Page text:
It is anticipated that although there would be a continuous increase in the demand for various kinds of childhood disease-preventable vaccines in China over the years during the next one decade, the extent of increase in the annual consumption will depend much on the national policy of the government of China on their Expanded Program of Immunization (EPI). The policy to provide better health to the senior citizens is also likely to push the demand further, especially in the areas of lungs infection and certain chronic diseases linked to specific viruses. The local vaccine-manufacturing companies will have to be alert on these aspects while planning for future production schedules. It is anticipated however that during the next decade, both demand and production will continue to grow, especially because of China’s growing interest in increasing health-care activities and health-care costs, which include vaccination of eligible recipients.
The intention of this paper is to assess the emerging strength of the human vaccines industry in China and its impact and competitiveness in serving the humankind not only in China but also to the other parts of the world, especially the regions of poor economic settings. The paper is in three parts: in the first part (Part I), the aspects of demand for vaccines in China and the factors driving the demand along with the annual production estimate of doses of vaccines annually manufactured in the country and the major Chinese Government establishments producing these vaccines are described. In the second part (Part II), the major Chinese private company-wise information on vaccines production, R&D carried out in these companies and the size of the Chinese vaccine industry in the global context has been described. In the third and final part (Part III) of the article, the status of multinational companies (MNCs) manufacturing and selling vaccines in China has been elaborated.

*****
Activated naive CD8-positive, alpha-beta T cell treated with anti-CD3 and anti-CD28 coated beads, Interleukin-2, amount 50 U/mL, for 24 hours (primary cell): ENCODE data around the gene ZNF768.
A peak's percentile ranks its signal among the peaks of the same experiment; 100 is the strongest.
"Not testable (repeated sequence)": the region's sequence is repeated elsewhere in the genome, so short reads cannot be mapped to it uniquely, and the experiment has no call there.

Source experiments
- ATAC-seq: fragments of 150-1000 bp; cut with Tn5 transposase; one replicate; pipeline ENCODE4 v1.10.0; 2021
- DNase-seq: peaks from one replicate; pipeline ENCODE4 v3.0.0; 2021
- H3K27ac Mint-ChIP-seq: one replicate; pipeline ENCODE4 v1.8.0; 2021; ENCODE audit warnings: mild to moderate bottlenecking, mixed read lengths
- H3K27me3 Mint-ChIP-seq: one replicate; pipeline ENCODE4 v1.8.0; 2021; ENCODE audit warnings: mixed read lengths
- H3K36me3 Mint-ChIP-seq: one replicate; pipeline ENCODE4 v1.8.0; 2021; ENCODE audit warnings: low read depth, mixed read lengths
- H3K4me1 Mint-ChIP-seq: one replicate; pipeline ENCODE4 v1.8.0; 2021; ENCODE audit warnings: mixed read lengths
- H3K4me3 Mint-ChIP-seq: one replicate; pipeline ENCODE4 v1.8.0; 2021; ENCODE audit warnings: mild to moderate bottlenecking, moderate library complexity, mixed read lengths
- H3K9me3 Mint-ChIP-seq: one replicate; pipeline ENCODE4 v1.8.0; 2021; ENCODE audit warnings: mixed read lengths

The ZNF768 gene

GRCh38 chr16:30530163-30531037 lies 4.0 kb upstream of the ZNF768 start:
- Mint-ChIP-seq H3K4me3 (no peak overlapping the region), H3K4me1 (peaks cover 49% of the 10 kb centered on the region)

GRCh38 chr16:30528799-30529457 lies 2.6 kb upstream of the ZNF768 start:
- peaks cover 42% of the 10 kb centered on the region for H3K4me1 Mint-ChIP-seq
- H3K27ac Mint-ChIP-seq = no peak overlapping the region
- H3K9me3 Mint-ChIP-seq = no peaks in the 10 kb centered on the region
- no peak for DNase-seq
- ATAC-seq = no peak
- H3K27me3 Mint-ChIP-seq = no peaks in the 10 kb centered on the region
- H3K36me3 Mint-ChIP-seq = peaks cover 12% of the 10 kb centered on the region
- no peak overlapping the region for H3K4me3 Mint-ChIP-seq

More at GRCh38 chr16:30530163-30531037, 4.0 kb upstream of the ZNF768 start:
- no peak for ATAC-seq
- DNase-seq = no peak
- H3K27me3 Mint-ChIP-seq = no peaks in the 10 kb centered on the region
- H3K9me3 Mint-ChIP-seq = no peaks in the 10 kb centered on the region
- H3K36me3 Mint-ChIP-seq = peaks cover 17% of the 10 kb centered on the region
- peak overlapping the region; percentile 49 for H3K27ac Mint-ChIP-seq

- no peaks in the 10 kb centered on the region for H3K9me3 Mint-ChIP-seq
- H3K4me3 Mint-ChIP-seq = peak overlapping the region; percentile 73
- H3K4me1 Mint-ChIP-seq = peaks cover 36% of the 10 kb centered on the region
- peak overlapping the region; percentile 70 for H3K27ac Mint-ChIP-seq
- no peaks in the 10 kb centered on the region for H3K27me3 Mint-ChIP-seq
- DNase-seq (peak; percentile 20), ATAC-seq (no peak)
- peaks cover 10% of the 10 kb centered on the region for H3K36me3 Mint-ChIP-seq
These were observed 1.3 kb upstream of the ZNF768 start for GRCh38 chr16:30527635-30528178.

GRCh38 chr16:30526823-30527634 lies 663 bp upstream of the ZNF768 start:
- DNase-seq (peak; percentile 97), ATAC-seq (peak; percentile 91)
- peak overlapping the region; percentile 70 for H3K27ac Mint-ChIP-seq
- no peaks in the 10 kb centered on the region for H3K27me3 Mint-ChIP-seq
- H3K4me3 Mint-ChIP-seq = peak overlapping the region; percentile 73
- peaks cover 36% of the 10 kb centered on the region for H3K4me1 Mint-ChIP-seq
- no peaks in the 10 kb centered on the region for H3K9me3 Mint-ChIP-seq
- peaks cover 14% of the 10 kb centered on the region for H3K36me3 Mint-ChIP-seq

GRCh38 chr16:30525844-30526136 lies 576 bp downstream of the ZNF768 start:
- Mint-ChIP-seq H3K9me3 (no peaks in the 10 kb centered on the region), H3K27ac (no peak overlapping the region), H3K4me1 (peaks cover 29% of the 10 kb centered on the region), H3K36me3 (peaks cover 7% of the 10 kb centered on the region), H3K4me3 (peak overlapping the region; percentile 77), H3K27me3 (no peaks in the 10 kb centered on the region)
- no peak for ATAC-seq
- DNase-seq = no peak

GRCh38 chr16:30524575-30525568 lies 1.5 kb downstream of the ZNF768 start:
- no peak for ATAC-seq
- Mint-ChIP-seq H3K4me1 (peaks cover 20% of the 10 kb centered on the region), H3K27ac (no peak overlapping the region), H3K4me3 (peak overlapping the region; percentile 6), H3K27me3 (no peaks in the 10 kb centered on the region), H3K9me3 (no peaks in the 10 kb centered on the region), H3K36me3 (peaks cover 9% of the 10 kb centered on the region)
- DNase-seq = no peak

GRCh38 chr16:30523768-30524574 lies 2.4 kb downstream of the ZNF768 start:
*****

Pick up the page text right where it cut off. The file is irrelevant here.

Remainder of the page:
| Study methodology|| |
The study on the Chinese vaccine industry was carried out using data and information collected from the Internet, the certain Chinese government publications, industry publications on websites, and scientific publications by the Chinese scholars, which are available on the web. The sources of information have been cited in the text.
| Vaccination process in a nutshell|| |